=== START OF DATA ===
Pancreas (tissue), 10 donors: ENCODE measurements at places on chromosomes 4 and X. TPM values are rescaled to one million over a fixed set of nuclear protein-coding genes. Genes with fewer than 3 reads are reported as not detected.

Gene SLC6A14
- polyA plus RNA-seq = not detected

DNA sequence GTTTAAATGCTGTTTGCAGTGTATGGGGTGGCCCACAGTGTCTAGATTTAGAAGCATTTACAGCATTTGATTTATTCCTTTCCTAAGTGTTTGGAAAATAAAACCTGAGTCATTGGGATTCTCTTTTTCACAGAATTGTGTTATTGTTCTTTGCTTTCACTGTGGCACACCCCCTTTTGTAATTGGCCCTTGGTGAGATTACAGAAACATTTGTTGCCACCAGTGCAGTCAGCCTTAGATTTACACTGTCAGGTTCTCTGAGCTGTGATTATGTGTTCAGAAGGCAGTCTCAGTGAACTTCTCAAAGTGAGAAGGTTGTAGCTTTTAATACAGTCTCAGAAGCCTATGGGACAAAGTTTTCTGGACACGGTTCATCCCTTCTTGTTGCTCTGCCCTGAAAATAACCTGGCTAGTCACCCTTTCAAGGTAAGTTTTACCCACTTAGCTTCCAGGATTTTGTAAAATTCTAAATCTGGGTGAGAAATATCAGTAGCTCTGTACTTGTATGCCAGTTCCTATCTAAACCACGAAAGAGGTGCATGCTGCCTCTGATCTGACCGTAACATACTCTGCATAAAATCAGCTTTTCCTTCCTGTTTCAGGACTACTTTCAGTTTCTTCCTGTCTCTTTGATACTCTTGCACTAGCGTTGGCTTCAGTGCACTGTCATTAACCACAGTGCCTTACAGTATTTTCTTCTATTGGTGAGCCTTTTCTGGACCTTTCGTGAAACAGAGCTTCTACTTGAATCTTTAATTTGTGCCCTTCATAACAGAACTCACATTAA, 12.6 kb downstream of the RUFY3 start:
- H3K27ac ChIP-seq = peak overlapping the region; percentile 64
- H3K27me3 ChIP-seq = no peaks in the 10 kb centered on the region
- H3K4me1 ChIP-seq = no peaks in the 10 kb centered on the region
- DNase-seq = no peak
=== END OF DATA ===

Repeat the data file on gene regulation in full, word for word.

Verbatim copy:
Pancreas (tissue), 10 donors: ENCODE measurements at places on chromosomes 4 and X. TPM values are rescaled to one million over a fixed set of nuclear protein-coding genes. Genes with fewer than 3 reads are reported as not detected.

Gene SLC6A14
- polyA plus RNA-seq = not detected

DNA sequence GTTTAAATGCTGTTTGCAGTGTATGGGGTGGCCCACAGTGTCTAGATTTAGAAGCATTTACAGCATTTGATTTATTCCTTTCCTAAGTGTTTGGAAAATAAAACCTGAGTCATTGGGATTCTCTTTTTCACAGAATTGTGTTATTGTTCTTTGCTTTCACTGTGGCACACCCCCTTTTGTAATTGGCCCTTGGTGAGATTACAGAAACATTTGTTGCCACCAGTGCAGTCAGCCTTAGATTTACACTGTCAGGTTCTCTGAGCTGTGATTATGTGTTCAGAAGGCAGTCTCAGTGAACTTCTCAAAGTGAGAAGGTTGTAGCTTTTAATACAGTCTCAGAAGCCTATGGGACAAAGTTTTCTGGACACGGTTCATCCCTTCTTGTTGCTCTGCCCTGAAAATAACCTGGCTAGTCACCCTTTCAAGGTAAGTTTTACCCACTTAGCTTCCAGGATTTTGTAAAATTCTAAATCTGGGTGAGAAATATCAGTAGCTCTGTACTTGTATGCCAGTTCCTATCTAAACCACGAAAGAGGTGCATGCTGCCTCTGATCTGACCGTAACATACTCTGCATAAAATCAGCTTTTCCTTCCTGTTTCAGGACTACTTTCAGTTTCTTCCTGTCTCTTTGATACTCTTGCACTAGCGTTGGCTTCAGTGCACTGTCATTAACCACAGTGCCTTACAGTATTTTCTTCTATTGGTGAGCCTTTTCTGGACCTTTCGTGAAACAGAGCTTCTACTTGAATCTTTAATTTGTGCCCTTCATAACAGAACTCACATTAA, 12.6 kb downstream of the RUFY3 start:
- H3K27ac ChIP-seq = peak overlapping the region; percentile 64
- H3K27me3 ChIP-seq = no peaks in the 10 kb centered on the region
- H3K4me1 ChIP-seq = no peaks in the 10 kb centered on the region
- DNase-seq = no peak